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Genetic and Rare Diseases Information Center (GARD)

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Factor V deficiency


Other Names for this Disease
  • Congenital factor V deficiency
  • Owren disease
  • Parahemophilia
  • Proaccelerin deficiency
See Disclaimer regarding information on this site. Some links on this page may take you to organizations outside of the National Institutes of Health.

Overview

Factor V deficiency is an inherited blood disorder that involves abnormal blood clotting (coagulation). This disorder is caused by the deficiency of a blood protein called factor V.[1] The reduced amount of factor V leads to episodes of abnormal bleeding that range from mild to severe.[1] Factor V deficiency is inherited in an autosomal recessive manner,[2] which means that both copies of the F5 gene in each cell have mutations.
Last updated: 7/22/2013

References

  1. Matsui W. Factor V deficiency. MedlinePlus Web site. May 3, 2006; http://www.nlm.nih.gov/medlineplus/ency/article/000550.htm. Accessed 3/24/2008.
  2. Factor V deficiency. National Hemophilia Foundation Web site. http://www.hemophilia.org/NHFWeb/MainPgs/MainNHF.aspx?menuid=186&contentid=409&rptname=bleeding. Accessed 3/24/2008.
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Basic Information

  • Genetics Home Reference contains information on Factor V deficiency. This website is maintained by the National Library of Medicine.
  • MedlinePlus was designed by the National Library of Medicine to help you research your health questions, and it provides more information about this topic.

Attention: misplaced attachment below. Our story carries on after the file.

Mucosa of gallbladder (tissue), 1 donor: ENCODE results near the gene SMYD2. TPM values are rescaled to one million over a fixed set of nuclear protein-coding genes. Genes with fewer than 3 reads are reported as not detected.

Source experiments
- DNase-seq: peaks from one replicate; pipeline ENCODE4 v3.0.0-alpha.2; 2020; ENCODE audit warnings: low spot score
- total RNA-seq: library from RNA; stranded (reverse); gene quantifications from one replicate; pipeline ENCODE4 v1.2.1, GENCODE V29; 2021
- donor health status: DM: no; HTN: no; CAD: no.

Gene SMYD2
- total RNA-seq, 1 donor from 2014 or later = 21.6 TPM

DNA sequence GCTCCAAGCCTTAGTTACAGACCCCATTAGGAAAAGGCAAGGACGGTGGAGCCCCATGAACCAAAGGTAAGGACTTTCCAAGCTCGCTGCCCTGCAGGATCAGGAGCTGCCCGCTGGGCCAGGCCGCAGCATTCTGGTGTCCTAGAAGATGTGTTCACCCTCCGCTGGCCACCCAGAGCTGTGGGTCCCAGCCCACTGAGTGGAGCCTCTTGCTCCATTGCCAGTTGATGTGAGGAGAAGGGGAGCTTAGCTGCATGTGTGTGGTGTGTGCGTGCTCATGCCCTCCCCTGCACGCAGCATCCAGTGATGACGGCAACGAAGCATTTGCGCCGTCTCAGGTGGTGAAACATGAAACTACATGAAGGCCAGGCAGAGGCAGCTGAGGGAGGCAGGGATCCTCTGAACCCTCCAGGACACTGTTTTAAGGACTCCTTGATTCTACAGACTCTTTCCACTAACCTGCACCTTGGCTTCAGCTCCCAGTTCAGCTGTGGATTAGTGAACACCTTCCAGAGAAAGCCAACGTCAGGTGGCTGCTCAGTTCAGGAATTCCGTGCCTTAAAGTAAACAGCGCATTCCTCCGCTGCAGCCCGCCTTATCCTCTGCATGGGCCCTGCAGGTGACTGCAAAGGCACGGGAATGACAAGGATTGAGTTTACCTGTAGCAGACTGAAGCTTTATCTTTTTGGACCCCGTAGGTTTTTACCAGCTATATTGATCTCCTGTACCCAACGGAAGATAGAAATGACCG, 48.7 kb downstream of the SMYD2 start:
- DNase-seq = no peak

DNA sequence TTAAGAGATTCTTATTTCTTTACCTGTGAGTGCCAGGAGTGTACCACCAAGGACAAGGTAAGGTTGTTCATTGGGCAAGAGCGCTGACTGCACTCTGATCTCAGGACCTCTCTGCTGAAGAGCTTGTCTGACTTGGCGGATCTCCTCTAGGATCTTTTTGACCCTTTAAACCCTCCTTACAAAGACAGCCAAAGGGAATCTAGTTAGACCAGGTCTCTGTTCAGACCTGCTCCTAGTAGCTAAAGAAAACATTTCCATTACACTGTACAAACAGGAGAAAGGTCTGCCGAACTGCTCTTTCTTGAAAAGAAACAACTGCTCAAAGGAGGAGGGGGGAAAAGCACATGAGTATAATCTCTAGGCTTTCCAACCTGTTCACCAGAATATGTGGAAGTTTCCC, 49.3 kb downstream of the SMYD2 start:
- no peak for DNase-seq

• The National Heart, Lung, and Blood Institute (NHLBI) can provide information on this topic. You can reach them by calling 301-592-8573 or by E-mail at nhlbiinfo@nhlbi.nih.gov
  • The National Hemophilia Foundation has an information page on factor V deficiency.

In Depth Information

  • Medscape Reference provides information on this topic. You may need to register to view the medical textbook, but registration is free.
  • Online Mendelian Inheritance in Man (OMIM) is a catalog of human genes and genetic disorders. Each entry has a summary of related medical articles. It is meant for health care professionals and researchers. OMIM is maintained by Johns Hopkins University School of Medicine. 
  • Orphanet is a European reference portal for information on rare diseases and orphan drugs.  Access to this database is free of charge.
  • PubMed is a searchable database of medical literature and lists journal articles that discuss Factor V deficiency. Click on the link to view a sample search on this topic.
Other Names for this Disease
  • Congenital factor V deficiency
  • Owren disease
  • Parahemophilia
  • Proaccelerin deficiency
See Disclaimer regarding information on this site. Some links on this page may take you to organizations outside of the National Institutes of Health.